South Africa Table Mountain

Kruger National Park wildlife,
a feast of African flora and fauna

It is the high level of diversity of plant and animal life that makes the Kruger National Park wildlife experience a feast for the eyes, ears and other senses.

One marvels at the frequent and sudden changes in landscape, vegetation, bird life and animal variety and density.

South Africa's bushveld and savannah regions are still home to large numbers of the mammals universally associated with Africa.

Since the early 1900s the Kruger National Park has been one of the few places where the unique wildlife of the African savanna's and forests has been able to survive.

Here you can see the best of South Africa's flora and fauna. Next to the Big Five (Lion, Leopard, Elephant, Buffalo and Rhino), this includes:

  • Over 150 species of mammals
  • The fastest land mammal
  • Over 520 bird species
  • Over 2000 plant species, including 456 tree and shrub species
  • Over 112 reptile species
  • Over 34 species of Amphibians
  • Over 49 species of fish
Sunset landscape in the Kruger National park - Kruger National Park wildlife
Sunset landscape in the Kruger National park - Kruger National Park wildlife

Current population of the Big Five in the Kruger National Park is estimated at;

  • 2,000 Lions
  • 11,760 Elephants
  • 25,150 Buffalos
  • 1,000 Leopards
  • 5,000 White Rhinos and 350 Black Rhinos
Portrait of the King of animals - Kruger National Park wildlife
Portrait of the King of animals - Kruger National Park wildlife

The fastest land mammal, the cheetah, is without doubt the fastest creature on land in the world, capable of speeds of up to 114 km/hr, and able to accelerate from 0 to 110 km/hr in only 3 seconds.

With a comparatively small population number of 200 in the Kruger National Park, the Cheetah is a vulnerable species. They can also be found in the Kgalagadi Transfrontier Park in the Northern Cape province and other game reserves in Mpumalanga, KwaZulu-Natal and North West province.

Cheetahs in the Kruger Park - Kruger National Park wildlife
Cheetahs in the Kruger Park - Kruger National Park wildlife
copyright © South African tourism

Over 520 bird species, some of which are not to be found elsewhere in South Africa. Roughly half the number of bird species are summer migrants from Europe, Asia and elsewhere in Africa.

The best time for birding in the Kruger National Park is between October and March when all the migrants are in residence and food is plentiful. Most of the raptors found in Southern Africa occur in the Kruger National Park.

The far north of the Park (Pafuri and Punda Maria regions) is regarded as one of the birding mecca 's of the country, with many regional rarities to be found, yet birding throughout the entire park is excellent.

Vulture get-together - Kruger National Park wildlife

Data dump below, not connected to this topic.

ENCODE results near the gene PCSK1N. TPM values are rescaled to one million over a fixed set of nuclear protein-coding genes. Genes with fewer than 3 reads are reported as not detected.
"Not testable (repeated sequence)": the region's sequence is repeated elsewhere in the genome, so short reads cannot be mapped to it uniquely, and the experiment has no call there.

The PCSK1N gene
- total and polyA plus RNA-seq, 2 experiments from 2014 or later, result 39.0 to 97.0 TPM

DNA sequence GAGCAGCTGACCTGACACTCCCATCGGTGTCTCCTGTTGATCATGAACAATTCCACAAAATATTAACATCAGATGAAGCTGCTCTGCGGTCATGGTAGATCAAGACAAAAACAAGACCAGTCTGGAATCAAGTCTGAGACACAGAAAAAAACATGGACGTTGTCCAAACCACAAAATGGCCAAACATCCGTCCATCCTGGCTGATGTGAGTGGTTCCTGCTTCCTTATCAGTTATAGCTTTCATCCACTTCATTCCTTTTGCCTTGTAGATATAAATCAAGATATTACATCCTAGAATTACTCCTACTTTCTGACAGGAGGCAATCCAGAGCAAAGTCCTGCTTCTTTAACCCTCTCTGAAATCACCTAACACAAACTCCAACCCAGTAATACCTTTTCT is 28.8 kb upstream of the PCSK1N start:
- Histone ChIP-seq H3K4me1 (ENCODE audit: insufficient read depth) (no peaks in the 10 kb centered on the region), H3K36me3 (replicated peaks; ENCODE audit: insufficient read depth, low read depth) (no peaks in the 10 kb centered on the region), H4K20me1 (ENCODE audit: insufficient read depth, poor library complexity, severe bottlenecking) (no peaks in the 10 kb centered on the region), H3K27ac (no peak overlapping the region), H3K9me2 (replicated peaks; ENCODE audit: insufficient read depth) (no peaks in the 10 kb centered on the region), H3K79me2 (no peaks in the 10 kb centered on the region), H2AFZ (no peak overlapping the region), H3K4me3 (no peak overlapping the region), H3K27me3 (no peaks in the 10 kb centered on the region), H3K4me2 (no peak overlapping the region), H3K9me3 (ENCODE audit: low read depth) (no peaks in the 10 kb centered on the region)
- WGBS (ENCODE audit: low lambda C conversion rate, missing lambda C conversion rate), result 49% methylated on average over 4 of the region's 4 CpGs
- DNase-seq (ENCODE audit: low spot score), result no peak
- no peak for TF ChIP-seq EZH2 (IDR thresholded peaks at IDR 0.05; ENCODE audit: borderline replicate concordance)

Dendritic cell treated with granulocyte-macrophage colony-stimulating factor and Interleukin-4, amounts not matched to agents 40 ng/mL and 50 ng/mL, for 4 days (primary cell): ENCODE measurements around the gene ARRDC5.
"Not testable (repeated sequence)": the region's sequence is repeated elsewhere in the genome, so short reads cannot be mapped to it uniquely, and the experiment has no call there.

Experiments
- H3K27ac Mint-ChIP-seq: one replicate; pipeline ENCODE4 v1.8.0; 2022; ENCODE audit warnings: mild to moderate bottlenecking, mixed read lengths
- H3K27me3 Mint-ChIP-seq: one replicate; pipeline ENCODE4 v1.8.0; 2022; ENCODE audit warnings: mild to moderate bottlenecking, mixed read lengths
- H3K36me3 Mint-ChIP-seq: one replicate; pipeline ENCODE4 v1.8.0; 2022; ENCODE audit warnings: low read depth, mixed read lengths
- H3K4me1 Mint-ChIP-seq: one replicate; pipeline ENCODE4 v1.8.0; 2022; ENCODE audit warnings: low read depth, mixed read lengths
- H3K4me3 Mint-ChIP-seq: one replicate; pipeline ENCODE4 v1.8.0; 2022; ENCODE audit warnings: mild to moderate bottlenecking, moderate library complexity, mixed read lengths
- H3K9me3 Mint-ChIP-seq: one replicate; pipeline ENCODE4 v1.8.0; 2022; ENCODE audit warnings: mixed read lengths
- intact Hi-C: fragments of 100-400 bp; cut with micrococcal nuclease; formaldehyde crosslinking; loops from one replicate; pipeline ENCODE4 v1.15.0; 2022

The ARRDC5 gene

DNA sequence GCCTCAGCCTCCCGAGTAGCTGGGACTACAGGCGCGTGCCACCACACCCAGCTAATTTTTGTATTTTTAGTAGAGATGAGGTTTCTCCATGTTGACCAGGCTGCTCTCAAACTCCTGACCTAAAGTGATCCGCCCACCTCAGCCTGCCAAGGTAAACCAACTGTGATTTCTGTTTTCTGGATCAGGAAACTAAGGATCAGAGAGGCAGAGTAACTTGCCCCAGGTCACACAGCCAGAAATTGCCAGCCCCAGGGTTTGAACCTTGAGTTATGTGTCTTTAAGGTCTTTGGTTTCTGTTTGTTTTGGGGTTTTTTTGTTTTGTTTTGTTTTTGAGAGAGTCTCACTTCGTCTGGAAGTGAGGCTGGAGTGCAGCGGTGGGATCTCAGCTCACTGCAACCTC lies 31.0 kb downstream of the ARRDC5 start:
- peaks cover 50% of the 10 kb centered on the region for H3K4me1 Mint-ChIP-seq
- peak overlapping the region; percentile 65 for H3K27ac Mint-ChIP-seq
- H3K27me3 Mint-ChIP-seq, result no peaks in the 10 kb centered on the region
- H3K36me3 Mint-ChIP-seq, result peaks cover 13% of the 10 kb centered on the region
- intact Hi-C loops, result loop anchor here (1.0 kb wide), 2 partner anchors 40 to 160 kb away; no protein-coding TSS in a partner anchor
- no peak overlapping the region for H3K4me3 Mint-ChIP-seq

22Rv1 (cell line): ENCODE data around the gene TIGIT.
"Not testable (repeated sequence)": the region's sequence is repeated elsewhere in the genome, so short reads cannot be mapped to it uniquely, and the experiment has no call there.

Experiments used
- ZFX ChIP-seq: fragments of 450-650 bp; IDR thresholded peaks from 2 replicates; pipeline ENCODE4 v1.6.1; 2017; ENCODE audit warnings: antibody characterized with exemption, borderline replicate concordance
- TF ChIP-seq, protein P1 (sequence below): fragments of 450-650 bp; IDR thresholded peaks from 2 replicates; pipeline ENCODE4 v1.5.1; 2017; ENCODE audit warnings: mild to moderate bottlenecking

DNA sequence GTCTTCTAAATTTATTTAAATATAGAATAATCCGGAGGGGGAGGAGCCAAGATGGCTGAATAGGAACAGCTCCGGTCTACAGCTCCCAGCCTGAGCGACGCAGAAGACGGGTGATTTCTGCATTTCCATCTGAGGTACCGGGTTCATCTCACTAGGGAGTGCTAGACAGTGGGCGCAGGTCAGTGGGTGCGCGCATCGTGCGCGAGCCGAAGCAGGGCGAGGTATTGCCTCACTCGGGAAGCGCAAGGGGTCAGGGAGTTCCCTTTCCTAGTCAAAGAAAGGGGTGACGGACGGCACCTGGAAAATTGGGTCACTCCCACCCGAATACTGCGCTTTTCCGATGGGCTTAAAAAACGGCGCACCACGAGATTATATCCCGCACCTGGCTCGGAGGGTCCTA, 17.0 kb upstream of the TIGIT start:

Vulture get-together - Kruger National Park wildlife
copyright © South African tourism

Over 2000 plant species, including 456 tree and shrub species, in a landscape that conjures up the image of a typical African savannah with its (often dry) grasses and more-or-less thickly scattered shrubs and thorn trees. The Kruger National Park is home to a spectacular array of plants, shrubs and trees of which some of the oldest trees in the world.

A few Baobab trees in the north of the Kruger National Park are believed to be over 3000 years old. The northern half of the park, north of the Olifants river is predominantly mopane veld, while the southern half below the Olifants river consists mostly of thorn veld.

The Park can further be divided into 6 eco-systems: Baobab sandveld, Mopane scrub, Lebombo Knobthorn-Marula bushveld, mixed Acacia thicket, Combretum-silver Cluster-leaf woodland on granite and riverine forest.

Old Baobab tree at sunset - Kruger National Park wildlife
Old Baobab tree at sunset - Kruger National Park wildlife
copyright © South African tourism

Over 112 reptile species, including Africa’s biggest snake, the non-venomous African Rock Python, which is considered vulnerable, because it is in demand in the traditional medicine market and amongst reptile collectors.

There are well over 100 types of snakes. While about half of them are non-venomous, others like the puff adder and the black mamba can be very deadly.

The Rock Python, Africa’s biggest snake - Kruger National Park wildlife
The Rock Python, Africa’s biggest snake - Kruger National Park wildlife

South Africa has one river-dwelling reptile that is, as much as any of the Big Five, a symbol of Africa, the Nile Crocodile. It still rules many stretches of river and estuary, lakes and pools. There is usually great curiosity and fear surrounding these reptiles.

Despite their slow appearance, Nile Crocodiles are top-level predators and very dangerous in their chosen environment. They have been seen attacking and killing lions.

Nile crocodile lazing in the sun - Kruger National Park wildlife
Nile Crocodile lazing in the sun - Kruger National Park wildlife
copyright © South African tourism

Over 34 species of Amphibians. The country's comparative dryness accounts for its fairly low amphibian count of 34 species. Apart from scientific value, Amphibians are generally not considered to be of great intrinsic or economic importance.

The African Bullfrog is one of the largest frogs in South Africa. It measures up to 9.5 inches (24 cm) and may weigh over two kilograms. It has a chubby body with a broad head, and has an olive-greenish coloured bumpy skin.

The African Tiger fish - Kruger National Park wildlife
The African Tiger fish - Kruger National Park wildlife

And finally, over 49 species of fish, including one of the rarest ones in the world, the Notobranchius Rachovi, which survives in mud when water holes dry up. The Tiger fish is well known for its vigorous fighting when caught by an angler.






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